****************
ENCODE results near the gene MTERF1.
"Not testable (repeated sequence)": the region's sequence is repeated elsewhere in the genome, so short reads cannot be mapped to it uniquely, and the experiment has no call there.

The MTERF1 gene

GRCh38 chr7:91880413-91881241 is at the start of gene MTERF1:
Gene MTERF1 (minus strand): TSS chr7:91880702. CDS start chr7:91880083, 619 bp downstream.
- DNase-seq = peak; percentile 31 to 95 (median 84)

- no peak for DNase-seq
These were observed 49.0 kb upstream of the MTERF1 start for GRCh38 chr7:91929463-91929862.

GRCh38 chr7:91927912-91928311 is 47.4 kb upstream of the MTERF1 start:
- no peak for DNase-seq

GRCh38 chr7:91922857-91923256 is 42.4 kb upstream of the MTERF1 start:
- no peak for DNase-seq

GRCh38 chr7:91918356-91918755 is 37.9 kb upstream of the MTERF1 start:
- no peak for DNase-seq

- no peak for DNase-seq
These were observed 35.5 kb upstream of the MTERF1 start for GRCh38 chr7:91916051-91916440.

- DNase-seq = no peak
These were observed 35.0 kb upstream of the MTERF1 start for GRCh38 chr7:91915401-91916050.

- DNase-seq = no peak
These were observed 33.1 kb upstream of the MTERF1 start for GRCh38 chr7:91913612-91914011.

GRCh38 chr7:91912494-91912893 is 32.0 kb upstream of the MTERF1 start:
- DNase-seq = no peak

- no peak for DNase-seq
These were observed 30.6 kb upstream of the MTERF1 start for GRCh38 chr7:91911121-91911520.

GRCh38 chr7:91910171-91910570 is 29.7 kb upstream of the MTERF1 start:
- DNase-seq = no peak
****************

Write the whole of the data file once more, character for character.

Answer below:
ENCODE results near the gene MTERF1.
"Not testable (repeated sequence)": the region's sequence is repeated elsewhere in the genome, so short reads cannot be mapped to it uniquely, and the experiment has no call there.

The MTERF1 gene

GRCh38 chr7:91880413-91881241 is at the start of gene MTERF1:
Gene MTERF1 (minus strand): TSS chr7:91880702. CDS start chr7:91880083, 619 bp downstream.
- DNase-seq = peak; percentile 31 to 95 (median 84)

- no peak for DNase-seq
These were observed 49.0 kb upstream of the MTERF1 start for GRCh38 chr7:91929463-91929862.

GRCh38 chr7:91927912-91928311 is 47.4 kb upstream of the MTERF1 start:
- no peak for DNase-seq

GRCh38 chr7:91922857-91923256 is 42.4 kb upstream of the MTERF1 start:
- no peak for DNase-seq

GRCh38 chr7:91918356-91918755 is 37.9 kb upstream of the MTERF1 start:
- no peak for DNase-seq

- no peak for DNase-seq
These were observed 35.5 kb upstream of the MTERF1 start for GRCh38 chr7:91916051-91916440.

- DNase-seq = no peak
These were observed 35.0 kb upstream of the MTERF1 start for GRCh38 chr7:91915401-91916050.

- DNase-seq = no peak
These were observed 33.1 kb upstream of the MTERF1 start for GRCh38 chr7:91913612-91914011.

GRCh38 chr7:91912494-91912893 is 32.0 kb upstream of the MTERF1 start:
- DNase-seq = no peak

- no peak for DNase-seq
These were observed 30.6 kb upstream of the MTERF1 start for GRCh38 chr7:91911121-91911520.

GRCh38 chr7:91910171-91910570 is 29.7 kb upstream of the MTERF1 start:
- DNase-seq = no peak